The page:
Westfield man hired as veteran's director

Monday, August 24, 2009
Gene Shultz

Gene Shultz will pick up the reigns as Plymouth County's new Veteran Affairs director Tuesday.

Shultz, of Westfield, who served two years in the United States Army 36 years ago, feels very strongly about helping other veterans.

"The veterans have served our country and they deserve any help we can give them," Shultz said.

Shultz will replace Martin Balmer who retired in July after serving 10 years as director.

Although he doesn't have direct experience working with veterans, he enjoys helping and working with people, Shultz said.

"I just have experience in customer service and office management, computer skills like knowing where to work to find something that you need," Shultz said.

He learned about the director's job while in the Veteran Affairs office recording his discharge papers with Balmer, who mentioned he was retiring, Shultz said.

"I was thinking about it as I was coming home and I thought it might be a good fit for me," Shultz said. "With the engraving, I'm pretty flexible, I can work at night or in the morning."

He starting wage will be $12 an hour and increase to $13 in six months with another raise after becoming nationally accredited and a year of employment.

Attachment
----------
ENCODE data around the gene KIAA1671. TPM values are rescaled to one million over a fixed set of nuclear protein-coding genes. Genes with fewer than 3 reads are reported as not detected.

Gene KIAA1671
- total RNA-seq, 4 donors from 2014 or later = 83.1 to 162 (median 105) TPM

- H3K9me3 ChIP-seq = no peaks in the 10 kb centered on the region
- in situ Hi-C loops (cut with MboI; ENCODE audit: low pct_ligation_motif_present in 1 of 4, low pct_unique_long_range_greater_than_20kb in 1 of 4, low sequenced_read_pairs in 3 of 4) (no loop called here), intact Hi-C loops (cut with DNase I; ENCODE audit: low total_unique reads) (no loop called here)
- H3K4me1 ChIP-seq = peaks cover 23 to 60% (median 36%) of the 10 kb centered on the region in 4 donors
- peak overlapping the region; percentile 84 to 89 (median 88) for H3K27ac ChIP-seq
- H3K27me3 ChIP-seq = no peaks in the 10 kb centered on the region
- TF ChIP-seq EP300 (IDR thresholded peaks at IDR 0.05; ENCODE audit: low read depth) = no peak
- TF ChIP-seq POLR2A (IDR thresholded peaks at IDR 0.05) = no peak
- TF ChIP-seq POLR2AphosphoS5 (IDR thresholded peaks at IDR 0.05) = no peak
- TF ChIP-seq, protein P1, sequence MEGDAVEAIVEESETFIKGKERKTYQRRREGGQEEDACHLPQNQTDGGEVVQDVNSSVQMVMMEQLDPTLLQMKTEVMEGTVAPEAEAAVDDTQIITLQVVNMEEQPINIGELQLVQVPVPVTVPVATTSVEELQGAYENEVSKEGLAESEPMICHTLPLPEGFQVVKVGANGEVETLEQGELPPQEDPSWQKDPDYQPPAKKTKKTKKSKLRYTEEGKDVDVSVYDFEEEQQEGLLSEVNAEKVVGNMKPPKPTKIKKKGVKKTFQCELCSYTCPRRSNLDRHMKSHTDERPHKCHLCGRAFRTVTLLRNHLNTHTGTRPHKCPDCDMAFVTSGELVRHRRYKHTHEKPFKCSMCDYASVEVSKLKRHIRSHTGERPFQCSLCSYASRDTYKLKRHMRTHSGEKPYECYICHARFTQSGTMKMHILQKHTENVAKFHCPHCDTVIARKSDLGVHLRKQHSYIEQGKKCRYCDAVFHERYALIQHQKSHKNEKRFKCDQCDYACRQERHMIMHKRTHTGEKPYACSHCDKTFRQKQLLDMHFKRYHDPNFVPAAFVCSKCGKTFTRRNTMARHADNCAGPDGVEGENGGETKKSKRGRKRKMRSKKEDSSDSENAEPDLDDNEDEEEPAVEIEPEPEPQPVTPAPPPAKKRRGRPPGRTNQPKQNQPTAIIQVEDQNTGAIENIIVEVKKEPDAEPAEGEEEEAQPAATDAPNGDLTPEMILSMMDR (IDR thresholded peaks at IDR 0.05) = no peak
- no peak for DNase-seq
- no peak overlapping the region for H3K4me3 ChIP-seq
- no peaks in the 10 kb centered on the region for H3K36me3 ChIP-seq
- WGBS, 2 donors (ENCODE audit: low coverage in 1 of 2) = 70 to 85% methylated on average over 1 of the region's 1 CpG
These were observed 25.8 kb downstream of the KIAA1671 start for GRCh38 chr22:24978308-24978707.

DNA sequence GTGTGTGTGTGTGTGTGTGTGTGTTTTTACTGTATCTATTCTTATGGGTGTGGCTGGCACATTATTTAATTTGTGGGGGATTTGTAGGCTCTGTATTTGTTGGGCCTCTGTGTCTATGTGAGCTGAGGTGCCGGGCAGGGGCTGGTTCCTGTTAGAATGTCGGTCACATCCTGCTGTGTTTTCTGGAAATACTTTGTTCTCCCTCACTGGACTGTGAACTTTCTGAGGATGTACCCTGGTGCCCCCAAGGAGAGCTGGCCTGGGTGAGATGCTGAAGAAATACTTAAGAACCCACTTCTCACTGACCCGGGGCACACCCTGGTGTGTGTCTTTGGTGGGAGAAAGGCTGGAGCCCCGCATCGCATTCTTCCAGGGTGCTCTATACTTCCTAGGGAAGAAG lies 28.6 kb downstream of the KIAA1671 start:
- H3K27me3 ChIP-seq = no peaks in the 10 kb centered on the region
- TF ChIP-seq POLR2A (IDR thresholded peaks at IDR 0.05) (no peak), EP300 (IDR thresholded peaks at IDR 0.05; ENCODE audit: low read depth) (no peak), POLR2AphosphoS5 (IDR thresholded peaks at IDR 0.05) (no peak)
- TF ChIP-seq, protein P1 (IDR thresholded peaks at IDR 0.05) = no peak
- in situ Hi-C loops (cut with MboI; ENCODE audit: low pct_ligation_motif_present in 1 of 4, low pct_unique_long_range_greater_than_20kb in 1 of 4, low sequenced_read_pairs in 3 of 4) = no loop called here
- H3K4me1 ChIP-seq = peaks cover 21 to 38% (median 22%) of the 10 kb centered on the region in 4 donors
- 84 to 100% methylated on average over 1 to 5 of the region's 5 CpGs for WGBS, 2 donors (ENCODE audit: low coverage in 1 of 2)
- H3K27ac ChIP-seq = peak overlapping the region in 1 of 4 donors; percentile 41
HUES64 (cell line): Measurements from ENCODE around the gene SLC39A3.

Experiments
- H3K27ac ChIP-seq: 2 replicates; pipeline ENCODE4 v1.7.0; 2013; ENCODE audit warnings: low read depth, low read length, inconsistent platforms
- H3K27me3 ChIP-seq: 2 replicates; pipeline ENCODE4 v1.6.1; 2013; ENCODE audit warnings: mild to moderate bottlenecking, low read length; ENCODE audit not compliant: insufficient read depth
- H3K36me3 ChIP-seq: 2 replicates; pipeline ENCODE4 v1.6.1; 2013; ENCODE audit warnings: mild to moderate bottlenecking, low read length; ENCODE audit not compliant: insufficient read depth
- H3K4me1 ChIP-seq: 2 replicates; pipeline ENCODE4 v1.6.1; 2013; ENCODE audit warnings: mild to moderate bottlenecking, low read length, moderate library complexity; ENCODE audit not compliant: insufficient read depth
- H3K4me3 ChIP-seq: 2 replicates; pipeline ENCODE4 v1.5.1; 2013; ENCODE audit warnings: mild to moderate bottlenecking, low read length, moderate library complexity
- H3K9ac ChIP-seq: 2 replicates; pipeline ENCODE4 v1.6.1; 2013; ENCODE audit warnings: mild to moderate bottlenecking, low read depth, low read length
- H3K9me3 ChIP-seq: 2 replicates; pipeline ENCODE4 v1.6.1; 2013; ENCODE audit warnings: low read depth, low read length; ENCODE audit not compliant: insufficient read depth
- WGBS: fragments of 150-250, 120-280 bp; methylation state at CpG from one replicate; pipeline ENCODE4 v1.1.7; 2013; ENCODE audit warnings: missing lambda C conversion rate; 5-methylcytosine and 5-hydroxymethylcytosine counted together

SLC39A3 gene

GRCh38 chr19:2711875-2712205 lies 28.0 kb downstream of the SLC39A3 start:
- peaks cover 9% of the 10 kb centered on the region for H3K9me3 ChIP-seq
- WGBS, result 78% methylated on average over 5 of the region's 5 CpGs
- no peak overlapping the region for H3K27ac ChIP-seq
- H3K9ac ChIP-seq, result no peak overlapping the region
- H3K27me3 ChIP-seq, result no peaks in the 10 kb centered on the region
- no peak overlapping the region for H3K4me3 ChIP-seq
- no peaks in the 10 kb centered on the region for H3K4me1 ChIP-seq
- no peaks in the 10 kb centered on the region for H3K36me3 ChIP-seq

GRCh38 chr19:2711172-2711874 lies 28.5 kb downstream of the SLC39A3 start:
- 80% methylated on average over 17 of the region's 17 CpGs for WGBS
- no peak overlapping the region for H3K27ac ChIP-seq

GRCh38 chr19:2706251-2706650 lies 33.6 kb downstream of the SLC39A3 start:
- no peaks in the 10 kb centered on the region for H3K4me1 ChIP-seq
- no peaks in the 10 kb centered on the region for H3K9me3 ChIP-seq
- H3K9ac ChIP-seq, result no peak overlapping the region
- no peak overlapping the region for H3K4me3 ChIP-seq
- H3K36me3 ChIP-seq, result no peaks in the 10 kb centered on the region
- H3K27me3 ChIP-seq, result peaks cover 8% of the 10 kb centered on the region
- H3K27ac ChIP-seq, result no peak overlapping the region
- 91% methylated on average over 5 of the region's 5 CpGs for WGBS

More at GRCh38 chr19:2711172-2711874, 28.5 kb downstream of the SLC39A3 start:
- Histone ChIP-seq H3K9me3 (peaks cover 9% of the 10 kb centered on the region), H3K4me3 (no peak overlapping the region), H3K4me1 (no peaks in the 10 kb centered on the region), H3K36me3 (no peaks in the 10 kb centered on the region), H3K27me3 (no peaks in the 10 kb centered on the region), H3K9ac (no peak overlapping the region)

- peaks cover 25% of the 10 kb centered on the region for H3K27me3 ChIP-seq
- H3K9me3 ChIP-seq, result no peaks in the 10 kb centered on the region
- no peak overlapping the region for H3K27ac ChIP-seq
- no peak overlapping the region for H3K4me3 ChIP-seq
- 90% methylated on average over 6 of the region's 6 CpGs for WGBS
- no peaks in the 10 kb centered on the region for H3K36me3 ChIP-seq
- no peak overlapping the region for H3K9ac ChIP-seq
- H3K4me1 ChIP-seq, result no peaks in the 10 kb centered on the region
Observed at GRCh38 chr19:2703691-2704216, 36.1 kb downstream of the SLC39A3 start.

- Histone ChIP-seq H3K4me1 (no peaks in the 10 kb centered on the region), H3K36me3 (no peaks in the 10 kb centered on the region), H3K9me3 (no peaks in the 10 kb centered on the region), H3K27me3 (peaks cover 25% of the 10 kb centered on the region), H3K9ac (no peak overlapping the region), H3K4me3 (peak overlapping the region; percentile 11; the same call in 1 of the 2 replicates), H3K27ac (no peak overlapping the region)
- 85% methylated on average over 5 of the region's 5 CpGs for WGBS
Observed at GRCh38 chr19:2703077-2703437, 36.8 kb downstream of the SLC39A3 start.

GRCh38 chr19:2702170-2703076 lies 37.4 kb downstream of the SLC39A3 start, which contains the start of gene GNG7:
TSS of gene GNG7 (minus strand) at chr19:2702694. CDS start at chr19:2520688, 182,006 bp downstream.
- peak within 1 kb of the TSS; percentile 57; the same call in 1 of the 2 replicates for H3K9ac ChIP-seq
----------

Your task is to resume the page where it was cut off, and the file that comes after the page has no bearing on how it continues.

New legislation requires Veteran Affairs directors and employees to become nationally accredited and work 20 hours a week. Shultz's hours haven't yet been set.

In addition to working as Veteran Affairs director, Shultz will also continue his engraving business, which started out as a hobby five years ago.

"Most of it is gun engraving," Shultz said. "I get guns from all over the United States."

He works directly with customers to determine what they want engraved, like names, animals or scroll designs, on the gun.

Shultz attended two years of engraving classes and since then has perfected his art through practice.

His interest for engraving was piqued when he saw a documentary about it on television.

"I was always interested in art, drawing, things like that," Shultz said. "I was always interested in firearms."

His engraving business became more than a hobby in January when he was laid off when the equipment division shut down at Nutra-Flo, a liquid fertilizer subsidiary of Kay Dee Feed Co., in Sioux City.

Before that until about 1989 when he sold it to a competitor, Shultz owned a rig welding business, S and S Welding, with his son Wade Shultz.

After returning from serving in the Army, Shultz worked as a welder with Iowa Public Service Company, in Sioux City.

The Plymouth County Veteran Affairs Commission chose Shultz from seven candidates.

Don Neunaber, chairman of the commission, received approval from the Plymouth County Supervisors during their meeting last Tuesday to hire Shultz.

"Martin Balmer agreed to help Eugene out as his training agent," Neunaber said. "There's a lot of work to this."

Shultz and wife, Dianna, have been married 36 years, and have three children and four grand children.

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